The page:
Burrow’s toughness matched with his obsessive drive towards excellence has provided the Bengals with a window to gradually improve, and eventually, win. Burrow can’t do it alone though. He’ll need the supporting cast on both sides of the football, and that’s something to observe closely over the next season or two, in Cincinnati.
TEN THINGS FROM THE WEEK
Justin Jefferson isn’t talked about enough. He is without a doubt a top-five wide receiver in the NFL. Also, if things down change for the Vikings in 2022, don’t be surprised to see Jefferson take a similar path to the last top-five wide receiver in Minnesota.
Speaking of the Vikings, Kirk Cousins will be entering the final year of his contract next season. It's completely fair to wonder if there could be a lot of changes in Minnesota between now and the start of next season. Sunday's loss to the Lions was just a taste of what’s largely been a disappointing season. If the Vikings don't finish the year convincingly, it's entirely possible that we could be witnessing the end of the Mike Zimmer era in Minnesota.
Detroit, my sincerest congratulations go out to you and your team. Throw a parade, chug a beer, and celebrate this win all week long. Amon-Ra St. Brown looked pretty good on Sunday too, right? The rookie wide receiver out of USC continues to impress in Detroit.
After all the offseason praise the Jets received for the hiring of a ‘players coach’ in Robert Saleh, it hasn’t played out perfectly. That might be putting it gracefully too. Out of all the bad football teams we’ve watched in 2021, the team that seems to want to win the least out of the bunch has been the New York Jets. Remember, a rebuilding team must still display progress throughout the rebuild. And in Saleh’s first season, the Jets have shown little to no optimism.
If Ben Roethlisberger retires, who's the next quarterback in Pittsburgh? Mason Rudolph? Dwayne Haskins? The Pittsburgh Steelers are an interesting team to watch this offseason, as they’re not a standard ‘rebuilding team needs a new QB’ franchise heading into the 2022 NFL Draft. The Steelers have a stout defensive core with T.J. Watt leading the way, and the weapons on the offensive side of the ball are much better than they get credit for. If the Steelers want a quick bounce-back turnaround next season, finding the next guy to line up behind center is critically important. But whoever that quarterback is, rookie or veteran, will walk into a good situation, and added pressure of results in year one.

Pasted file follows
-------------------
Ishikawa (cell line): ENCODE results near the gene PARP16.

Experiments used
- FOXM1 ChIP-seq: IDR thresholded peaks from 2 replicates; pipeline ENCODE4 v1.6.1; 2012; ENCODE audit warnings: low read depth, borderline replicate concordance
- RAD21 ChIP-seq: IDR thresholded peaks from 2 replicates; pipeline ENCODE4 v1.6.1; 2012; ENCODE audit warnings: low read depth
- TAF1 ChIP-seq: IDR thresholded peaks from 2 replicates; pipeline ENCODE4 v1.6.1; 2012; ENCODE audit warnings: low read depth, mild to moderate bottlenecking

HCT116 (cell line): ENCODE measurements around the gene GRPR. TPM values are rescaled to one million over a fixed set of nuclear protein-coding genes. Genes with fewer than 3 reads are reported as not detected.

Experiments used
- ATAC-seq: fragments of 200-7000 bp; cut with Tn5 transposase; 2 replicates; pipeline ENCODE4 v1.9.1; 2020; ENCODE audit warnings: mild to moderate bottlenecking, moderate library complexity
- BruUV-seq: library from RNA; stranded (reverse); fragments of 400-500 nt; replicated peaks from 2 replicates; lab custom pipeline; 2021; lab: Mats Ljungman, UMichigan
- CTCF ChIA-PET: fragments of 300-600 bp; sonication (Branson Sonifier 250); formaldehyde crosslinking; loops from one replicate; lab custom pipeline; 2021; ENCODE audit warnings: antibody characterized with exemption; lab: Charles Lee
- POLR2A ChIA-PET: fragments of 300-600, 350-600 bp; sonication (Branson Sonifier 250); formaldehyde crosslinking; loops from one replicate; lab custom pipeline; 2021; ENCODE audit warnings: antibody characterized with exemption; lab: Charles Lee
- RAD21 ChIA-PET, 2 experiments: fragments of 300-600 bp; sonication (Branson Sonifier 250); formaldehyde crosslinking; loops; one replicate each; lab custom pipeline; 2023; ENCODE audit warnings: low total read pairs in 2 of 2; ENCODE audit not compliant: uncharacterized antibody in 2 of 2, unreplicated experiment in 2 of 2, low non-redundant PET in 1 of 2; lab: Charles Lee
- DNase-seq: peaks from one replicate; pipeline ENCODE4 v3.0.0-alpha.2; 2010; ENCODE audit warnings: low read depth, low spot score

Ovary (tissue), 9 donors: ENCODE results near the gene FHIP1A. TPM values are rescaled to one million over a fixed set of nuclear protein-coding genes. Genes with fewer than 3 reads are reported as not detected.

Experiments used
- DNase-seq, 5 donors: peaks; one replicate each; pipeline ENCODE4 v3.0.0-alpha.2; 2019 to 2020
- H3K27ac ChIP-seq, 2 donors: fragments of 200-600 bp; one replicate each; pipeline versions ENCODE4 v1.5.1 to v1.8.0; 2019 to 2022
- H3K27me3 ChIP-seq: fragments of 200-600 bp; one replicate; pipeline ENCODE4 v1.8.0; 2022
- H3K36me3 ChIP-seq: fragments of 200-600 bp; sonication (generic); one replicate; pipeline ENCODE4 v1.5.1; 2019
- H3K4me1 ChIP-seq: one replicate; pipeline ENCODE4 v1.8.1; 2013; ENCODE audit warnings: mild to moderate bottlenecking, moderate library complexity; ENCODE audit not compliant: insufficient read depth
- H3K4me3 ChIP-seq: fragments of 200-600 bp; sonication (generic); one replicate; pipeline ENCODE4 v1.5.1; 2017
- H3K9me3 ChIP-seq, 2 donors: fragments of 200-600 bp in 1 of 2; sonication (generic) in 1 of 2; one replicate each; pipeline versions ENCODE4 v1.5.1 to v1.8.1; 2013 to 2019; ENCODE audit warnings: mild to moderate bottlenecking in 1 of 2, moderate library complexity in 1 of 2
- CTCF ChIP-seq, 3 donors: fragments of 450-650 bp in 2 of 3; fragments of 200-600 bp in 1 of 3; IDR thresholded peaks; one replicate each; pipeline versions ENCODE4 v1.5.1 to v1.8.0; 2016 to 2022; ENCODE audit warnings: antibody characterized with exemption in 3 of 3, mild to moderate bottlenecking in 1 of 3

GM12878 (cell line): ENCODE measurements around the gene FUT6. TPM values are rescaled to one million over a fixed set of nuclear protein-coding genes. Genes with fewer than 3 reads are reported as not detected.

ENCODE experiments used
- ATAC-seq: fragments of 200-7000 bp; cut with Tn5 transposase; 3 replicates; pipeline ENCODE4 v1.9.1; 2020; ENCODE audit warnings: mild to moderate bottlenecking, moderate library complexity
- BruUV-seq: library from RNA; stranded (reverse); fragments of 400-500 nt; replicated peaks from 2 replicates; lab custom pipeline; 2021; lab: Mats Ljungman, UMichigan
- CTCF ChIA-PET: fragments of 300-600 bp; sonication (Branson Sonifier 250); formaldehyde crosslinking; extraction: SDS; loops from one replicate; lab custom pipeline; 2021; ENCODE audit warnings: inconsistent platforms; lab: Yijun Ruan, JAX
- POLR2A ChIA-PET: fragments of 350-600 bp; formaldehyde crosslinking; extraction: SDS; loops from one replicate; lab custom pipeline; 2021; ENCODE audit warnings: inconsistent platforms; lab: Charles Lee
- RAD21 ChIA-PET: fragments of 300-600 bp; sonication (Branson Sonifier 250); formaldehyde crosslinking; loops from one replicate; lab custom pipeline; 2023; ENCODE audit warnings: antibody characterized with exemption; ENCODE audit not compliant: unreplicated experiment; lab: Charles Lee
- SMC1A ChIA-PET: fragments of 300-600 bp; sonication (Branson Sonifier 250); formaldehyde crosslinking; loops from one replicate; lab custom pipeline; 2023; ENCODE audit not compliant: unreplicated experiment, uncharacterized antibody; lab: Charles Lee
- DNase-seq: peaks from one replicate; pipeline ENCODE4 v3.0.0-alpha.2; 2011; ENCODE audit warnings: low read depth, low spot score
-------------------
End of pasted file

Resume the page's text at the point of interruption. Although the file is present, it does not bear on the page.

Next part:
If there’s one team in the NFL that you could make the argument would dramatically improve with an elite quarterback, it would be the Denver Broncos. Between the impact players on the defensive side of the ball and the plethora of young talented pass catchers, and running backs, on the offensive side of the ball – Denver is a good football team. A true ‘a quarterback away’ team. If one team has the fire in their belly to make a run at Aaron Rodgers, Deshaun Watson, or Russell Wilson this offseason, it should be Denver.
Through Week 13, who’s the NFL MVP? In a bizarrely competitive, up-and-down season, it’s yet to be seen who runs away with the award. Tom Brady has as good a shot as anyone, but tough to gauge as of today.
The Kansas City Chiefs still possess the highest ceiling of any team in the AFC. If Patrick Mahomes and the offense can manage to get back to where they once were; KC will be a hard out when the playoffs arrive.